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Copiapoa humilis

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Copiapoa humilis

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Cultivation:
Need full sun otherwise the bodies tended to elongate in cultivation, but should be protected from excessive heat and sun in summer, Require light watering, good drainage, and deep pot to accommodate tap root. . Keep warm and dry in winter to avoid rot. Frost tolerance 0C

Propagation: Seeds (offsets rarely), Grafting is often used to speed growth rate and to create a back-up to plants in collection.

 

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Family: Cactaceae (Cactus Family)

Scientific name:   Copiapoa humilis (Phil.) P.C. Hutchison
In: Studies of South American Cactaceae, Cactus & Succulent Journal (USA), 25(2): 34-37; (3):63-72 1953.

Original Description: Echinocactus humilis Philippi Not Pfeiffer,
In: Florula Atacamensis 23. 1860. 1837

Origin Antofagasta, to the north of Paposo, towards Blanco Encalada,Chile. (Type locality: Paposo, Antofagasta, Chile)

Habitat:  Native to the coastal deserts on the steep mountain base among fragmented stones. 50-300 m of altitude.  The long tuberous root of this copiapoa is buried deeply in these soils which are very poor in organic matter. In the area where this plants grows there is very little rain but frequent coastal fog, which provides a significant part of their water needs.The common presence in habitat of plants with juvenile spination forms on old taproots is due to the frequent grazing damage inflicted by donkeys.

Conservation status: Listed in CITES appendix 2.
 

Description: Very small low growing cactus sometime solitary but usually clumping at the base. It's a highly variable taxon with several more or less similar forms that could be described as local varieties. Taylor suggests that this is a very complex species or species aggregate, perhaps representing geographical varieties or, in some cases, critical species, listed here in sequence from north to south: C. tocopillana, C. tenuissima, C. variispinata, C. paposoensis, C. taltalensis, C. longispina and possibly C. chaniaralensis and C. esmeraldana.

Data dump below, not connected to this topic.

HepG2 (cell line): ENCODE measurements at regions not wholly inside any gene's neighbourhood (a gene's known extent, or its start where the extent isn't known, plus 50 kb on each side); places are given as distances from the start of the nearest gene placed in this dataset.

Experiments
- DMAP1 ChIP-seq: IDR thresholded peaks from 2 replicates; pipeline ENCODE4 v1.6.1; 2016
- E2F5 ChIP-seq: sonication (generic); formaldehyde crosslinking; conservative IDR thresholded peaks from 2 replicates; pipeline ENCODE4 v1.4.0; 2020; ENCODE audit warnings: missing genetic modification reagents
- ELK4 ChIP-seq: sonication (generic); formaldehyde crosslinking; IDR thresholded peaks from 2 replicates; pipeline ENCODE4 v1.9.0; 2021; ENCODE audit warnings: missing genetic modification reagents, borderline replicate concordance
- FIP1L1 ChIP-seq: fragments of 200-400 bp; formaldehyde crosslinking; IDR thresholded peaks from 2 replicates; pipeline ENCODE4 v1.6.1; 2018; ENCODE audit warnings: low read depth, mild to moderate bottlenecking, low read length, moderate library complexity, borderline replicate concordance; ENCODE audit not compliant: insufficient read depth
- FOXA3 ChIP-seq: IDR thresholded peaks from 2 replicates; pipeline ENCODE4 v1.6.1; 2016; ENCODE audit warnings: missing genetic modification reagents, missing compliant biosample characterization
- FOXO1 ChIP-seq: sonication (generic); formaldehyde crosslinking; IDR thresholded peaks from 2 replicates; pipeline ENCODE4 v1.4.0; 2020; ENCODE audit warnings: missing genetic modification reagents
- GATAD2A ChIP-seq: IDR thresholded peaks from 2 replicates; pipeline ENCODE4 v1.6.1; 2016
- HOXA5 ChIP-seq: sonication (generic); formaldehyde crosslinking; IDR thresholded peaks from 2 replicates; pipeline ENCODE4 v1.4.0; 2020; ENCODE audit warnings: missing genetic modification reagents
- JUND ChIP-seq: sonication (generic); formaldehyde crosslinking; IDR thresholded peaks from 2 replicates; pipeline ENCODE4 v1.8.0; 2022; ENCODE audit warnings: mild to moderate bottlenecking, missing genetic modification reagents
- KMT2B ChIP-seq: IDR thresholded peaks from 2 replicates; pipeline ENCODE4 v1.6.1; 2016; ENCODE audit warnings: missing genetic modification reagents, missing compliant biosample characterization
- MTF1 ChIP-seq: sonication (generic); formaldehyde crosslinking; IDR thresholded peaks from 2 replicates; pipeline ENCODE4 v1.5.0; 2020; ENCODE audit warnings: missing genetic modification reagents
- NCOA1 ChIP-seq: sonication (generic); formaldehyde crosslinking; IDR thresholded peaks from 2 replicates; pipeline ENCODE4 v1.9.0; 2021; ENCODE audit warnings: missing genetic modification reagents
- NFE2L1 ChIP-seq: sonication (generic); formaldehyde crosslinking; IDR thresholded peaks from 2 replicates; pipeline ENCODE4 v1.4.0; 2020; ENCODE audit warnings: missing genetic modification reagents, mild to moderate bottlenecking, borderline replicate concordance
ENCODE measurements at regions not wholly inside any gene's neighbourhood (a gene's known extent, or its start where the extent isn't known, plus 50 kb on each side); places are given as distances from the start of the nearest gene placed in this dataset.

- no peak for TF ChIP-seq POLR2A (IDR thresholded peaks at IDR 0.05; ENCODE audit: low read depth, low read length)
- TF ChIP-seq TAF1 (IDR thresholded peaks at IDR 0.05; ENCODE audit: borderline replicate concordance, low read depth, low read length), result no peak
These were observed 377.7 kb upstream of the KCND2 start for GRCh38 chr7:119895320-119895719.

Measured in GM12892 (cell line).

In considering C. humilis species, we need to bear in mind the remarkable differences between young plants, with short, thin spination and the darker coloration of the body compared to the more robust adults with longer and sturdy, flexible spines.
Stem:
Subglobular, depressed, pale olive -green to tan producing copious wool in the apex. . 2.5-9 cm. broad by 2-6 cm. high.
Ribs: About 8-14 forming distinct tubercles.
Areoles: Well separated, with white wool.
Root: Large tap-root, connected to the stem by long slender neck. Seedlings naturally produce the huge tap root, starting from germination, i.e. before the plant stem becomes mature.
Radial spines:
About 7-13, thin, needle-like, setaceous, greyish, open wide on sides, 2-25 mm long.
Central spine: 1 to 4, sometime absent on juvenile specimen, fairly slender, erect, grey, straight or curved 10-35 mm long.
Flower: 2-4 cm. long, corolla sulphur yellow, scented. In cultivation in the C. humilis are able to flower from immature stems at an early age (c. 2 years from germination) and set viable seed.
Fruit: Round, naked, bright red, up to 8 mm long.
 

 


 

Photo of conspecific taxa, varieties, forms of plants belonging to the Copiapoa humilis/taltalensis complex (This Taxon has lots of synonyms (like most copiapoas) with several controversial varieties and subspecies):

Home | E-mail | Plant files | Mail Sale Catalogue | Links | Information | Search

All the information and photos in cactus art file are now available also in the new the Enciclopedia of Cacti. We hope you find this new site informative and useful.